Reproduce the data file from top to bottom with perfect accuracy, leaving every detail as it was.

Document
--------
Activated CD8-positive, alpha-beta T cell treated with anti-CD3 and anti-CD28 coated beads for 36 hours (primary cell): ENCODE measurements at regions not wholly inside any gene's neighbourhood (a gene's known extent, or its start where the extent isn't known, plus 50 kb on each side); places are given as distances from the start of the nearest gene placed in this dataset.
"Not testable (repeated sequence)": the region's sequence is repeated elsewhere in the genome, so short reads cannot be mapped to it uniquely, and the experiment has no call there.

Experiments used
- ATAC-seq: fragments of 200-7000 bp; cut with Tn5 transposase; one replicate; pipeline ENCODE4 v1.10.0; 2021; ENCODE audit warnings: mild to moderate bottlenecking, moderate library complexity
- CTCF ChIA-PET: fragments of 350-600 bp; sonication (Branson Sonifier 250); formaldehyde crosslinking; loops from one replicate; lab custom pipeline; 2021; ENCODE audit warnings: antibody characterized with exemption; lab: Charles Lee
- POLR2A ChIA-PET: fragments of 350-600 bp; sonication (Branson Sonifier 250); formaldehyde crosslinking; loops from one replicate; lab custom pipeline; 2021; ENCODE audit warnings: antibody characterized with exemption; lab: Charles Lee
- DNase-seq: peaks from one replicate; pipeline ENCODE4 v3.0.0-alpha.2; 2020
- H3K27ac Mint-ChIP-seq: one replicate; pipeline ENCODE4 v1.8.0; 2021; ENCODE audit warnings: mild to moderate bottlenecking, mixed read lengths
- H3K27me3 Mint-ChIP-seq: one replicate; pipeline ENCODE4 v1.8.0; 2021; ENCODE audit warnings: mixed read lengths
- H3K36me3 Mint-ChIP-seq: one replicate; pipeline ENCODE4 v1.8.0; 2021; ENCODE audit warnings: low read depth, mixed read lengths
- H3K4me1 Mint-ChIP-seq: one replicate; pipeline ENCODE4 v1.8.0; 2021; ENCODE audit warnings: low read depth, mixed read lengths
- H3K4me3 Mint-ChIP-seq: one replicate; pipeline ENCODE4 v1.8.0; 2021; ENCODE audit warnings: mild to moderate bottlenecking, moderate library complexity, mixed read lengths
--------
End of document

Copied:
Activated CD8-positive, alpha-beta T cell treated with anti-CD3 and anti-CD28 coated beads for 36 hours (primary cell): ENCODE measurements at regions not wholly inside any gene's neighbourhood (a gene's known extent, or its start where the extent isn't known, plus 50 kb on each side); places are given as distances from the start of the nearest gene placed in this dataset.
"Not testable (repeated sequence)": the region's sequence is repeated elsewhere in the genome, so short reads cannot be mapped to it uniquely, and the experiment has no call there.

Experiments used
- ATAC-seq: fragments of 200-7000 bp; cut with Tn5 transposase; one replicate; pipeline ENCODE4 v1.10.0; 2021; ENCODE audit warnings: mild to moderate bottlenecking, moderate library complexity
- CTCF ChIA-PET: fragments of 350-600 bp; sonication (Branson Sonifier 250); formaldehyde crosslinking; loops from one replicate; lab custom pipeline; 2021; ENCODE audit warnings: antibody characterized with exemption; lab: Charles Lee
- POLR2A ChIA-PET: fragments of 350-600 bp; sonication (Branson Sonifier 250); formaldehyde crosslinking; loops from one replicate; lab custom pipeline; 2021; ENCODE audit warnings: antibody characterized with exemption; lab: Charles Lee
- DNase-seq: peaks from one replicate; pipeline ENCODE4 v3.0.0-alpha.2; 2020
- H3K27ac Mint-ChIP-seq: one replicate; pipeline ENCODE4 v1.8.0; 2021; ENCODE audit warnings: mild to moderate bottlenecking, mixed read lengths
- H3K27me3 Mint-ChIP-seq: one replicate; pipeline ENCODE4 v1.8.0; 2021; ENCODE audit warnings: mixed read lengths
- H3K36me3 Mint-ChIP-seq: one replicate; pipeline ENCODE4 v1.8.0; 2021; ENCODE audit warnings: low read depth, mixed read lengths
- H3K4me1 Mint-ChIP-seq: one replicate; pipeline ENCODE4 v1.8.0; 2021; ENCODE audit warnings: low read depth, mixed read lengths
- H3K4me3 Mint-ChIP-seq: one replicate; pipeline ENCODE4 v1.8.0; 2021; ENCODE audit warnings: mild to moderate bottlenecking, moderate library complexity, mixed read lengths